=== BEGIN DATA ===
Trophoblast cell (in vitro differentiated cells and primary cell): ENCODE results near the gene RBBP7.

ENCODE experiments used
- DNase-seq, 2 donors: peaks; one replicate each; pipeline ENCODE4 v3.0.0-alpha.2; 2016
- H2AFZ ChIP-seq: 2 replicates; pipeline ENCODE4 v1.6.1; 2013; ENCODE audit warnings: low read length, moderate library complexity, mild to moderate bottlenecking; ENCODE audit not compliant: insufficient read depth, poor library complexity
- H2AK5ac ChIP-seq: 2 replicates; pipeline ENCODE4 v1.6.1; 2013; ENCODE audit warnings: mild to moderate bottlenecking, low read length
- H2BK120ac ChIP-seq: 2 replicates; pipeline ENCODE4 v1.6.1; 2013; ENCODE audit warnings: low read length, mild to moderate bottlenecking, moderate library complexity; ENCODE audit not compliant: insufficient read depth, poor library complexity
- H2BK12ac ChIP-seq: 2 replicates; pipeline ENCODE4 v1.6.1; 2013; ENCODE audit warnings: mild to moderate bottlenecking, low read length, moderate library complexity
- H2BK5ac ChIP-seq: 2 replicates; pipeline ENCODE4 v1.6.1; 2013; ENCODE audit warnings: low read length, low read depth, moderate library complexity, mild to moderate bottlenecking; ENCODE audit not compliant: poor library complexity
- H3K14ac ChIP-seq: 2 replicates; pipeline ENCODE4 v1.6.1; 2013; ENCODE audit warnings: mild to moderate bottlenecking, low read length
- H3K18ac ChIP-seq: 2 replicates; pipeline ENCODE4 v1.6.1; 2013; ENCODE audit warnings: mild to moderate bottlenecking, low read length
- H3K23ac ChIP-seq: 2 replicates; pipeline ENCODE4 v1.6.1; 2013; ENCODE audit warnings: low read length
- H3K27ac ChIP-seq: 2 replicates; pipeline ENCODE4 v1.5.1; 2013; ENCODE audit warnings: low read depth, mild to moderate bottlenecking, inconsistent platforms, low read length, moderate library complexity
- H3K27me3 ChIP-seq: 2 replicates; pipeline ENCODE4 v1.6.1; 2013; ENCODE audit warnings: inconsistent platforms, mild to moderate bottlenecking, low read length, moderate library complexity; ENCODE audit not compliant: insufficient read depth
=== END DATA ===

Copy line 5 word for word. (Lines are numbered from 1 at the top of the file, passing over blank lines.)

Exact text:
- H2AK5ac ChIP-seq: 2 replicates; pipeline ENCODE4 v1.6.1; 2013; ENCODE audit warnings: mild to moderate bottlenecking, low read length